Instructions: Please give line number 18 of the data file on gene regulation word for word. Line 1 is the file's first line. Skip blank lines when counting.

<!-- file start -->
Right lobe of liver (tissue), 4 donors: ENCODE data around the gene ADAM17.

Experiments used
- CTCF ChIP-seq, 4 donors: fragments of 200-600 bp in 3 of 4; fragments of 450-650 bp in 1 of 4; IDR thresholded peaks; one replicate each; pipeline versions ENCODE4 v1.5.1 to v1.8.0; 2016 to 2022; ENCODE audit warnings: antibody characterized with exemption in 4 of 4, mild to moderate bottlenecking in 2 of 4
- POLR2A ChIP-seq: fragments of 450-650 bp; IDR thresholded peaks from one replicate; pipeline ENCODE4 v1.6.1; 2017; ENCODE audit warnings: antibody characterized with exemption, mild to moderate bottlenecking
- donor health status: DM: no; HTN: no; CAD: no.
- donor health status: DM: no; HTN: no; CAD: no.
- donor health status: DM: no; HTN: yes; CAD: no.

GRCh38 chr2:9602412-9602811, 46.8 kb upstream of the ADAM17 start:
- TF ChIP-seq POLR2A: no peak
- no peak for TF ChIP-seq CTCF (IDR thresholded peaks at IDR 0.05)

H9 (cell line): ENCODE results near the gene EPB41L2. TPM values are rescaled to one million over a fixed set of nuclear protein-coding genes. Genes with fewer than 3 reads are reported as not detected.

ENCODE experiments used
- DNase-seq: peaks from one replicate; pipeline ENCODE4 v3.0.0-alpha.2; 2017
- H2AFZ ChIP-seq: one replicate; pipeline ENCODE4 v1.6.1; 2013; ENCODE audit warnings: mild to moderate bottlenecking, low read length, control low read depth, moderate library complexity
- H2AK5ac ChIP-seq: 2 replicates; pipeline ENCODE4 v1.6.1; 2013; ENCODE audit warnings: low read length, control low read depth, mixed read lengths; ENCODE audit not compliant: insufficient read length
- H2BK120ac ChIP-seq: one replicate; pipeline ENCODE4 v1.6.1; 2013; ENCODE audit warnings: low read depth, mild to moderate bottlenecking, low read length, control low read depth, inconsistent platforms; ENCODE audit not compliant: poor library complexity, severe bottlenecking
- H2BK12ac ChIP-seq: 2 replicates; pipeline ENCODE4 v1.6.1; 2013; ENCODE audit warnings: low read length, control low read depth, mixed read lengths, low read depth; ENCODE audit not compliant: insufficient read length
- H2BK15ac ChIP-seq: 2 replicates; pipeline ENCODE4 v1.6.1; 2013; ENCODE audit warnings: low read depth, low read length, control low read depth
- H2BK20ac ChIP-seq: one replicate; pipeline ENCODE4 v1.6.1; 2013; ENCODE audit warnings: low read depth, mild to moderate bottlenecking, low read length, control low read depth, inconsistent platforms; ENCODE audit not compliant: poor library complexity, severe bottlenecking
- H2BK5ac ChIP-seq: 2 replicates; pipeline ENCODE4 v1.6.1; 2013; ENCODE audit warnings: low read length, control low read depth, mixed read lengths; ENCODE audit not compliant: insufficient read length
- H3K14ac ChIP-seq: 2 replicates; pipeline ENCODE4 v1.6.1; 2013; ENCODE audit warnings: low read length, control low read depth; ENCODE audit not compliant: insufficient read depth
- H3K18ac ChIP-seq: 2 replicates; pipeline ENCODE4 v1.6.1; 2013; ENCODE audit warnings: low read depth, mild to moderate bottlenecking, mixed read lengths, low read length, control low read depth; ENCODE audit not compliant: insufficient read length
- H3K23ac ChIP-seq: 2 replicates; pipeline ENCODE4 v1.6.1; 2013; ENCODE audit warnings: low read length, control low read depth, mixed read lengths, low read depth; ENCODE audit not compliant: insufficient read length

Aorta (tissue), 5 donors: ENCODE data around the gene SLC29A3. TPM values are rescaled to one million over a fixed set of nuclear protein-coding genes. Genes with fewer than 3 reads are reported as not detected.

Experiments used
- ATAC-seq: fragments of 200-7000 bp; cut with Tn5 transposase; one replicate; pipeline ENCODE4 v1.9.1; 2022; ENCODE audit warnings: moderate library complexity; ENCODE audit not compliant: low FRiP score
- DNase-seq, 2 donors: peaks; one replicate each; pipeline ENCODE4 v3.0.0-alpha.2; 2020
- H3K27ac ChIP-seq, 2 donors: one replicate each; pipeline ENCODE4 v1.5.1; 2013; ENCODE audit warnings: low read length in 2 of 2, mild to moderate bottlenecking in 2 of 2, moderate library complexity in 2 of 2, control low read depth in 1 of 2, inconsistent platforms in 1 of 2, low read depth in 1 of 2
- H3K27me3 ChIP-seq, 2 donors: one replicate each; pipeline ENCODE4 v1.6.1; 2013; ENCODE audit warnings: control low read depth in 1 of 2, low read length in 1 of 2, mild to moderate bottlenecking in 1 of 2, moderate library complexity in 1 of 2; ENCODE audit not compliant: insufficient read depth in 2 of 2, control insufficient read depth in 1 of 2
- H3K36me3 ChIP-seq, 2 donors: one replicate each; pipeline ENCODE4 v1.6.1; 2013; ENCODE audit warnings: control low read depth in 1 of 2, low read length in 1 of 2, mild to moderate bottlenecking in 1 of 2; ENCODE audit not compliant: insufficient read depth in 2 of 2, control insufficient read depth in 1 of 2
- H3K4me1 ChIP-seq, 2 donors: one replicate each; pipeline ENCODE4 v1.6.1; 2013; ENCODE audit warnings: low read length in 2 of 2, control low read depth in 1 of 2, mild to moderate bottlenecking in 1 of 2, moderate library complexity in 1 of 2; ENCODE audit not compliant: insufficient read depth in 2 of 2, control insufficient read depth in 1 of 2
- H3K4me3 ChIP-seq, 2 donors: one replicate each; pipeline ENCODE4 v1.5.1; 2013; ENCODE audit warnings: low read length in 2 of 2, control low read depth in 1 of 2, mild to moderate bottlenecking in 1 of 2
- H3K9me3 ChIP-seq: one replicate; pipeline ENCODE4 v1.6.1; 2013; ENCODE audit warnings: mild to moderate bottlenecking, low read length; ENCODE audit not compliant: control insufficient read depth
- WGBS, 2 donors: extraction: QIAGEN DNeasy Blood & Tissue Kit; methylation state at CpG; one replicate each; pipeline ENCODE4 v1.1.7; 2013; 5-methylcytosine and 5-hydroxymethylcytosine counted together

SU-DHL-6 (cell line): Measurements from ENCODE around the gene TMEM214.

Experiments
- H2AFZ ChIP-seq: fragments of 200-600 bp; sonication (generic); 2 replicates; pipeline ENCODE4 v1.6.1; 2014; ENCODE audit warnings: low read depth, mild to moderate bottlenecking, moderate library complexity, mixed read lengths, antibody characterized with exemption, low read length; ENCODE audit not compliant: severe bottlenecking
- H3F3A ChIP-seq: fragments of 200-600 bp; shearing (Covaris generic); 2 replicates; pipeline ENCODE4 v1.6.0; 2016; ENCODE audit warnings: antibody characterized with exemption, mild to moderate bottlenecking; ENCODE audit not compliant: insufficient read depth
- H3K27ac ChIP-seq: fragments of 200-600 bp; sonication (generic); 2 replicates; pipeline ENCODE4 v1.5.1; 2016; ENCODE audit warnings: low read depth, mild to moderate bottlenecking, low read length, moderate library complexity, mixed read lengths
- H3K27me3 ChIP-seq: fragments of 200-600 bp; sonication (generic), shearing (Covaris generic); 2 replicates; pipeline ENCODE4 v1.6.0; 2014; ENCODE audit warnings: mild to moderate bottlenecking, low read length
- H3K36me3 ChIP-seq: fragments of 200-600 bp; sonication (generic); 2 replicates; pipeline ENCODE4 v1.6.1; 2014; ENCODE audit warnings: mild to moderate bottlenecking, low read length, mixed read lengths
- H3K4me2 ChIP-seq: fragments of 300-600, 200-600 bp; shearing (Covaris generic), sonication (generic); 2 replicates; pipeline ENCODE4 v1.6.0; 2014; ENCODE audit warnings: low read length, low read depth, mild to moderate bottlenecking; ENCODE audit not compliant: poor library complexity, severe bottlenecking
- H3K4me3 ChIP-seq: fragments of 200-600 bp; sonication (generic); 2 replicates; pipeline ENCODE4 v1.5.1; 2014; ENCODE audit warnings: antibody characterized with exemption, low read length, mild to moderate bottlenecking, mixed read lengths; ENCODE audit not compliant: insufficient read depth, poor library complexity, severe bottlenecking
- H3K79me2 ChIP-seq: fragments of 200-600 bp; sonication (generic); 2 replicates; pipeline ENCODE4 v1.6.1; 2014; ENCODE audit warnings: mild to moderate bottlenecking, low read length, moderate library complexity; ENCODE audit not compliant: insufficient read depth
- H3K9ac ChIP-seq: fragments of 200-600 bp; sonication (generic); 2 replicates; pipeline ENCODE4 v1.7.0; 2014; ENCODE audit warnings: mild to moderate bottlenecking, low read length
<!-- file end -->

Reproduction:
- H2BK15ac ChIP-seq: 2 replicates; pipeline ENCODE4 v1.6.1; 2013; ENCODE audit warnings: low read depth, low read length, control low read depth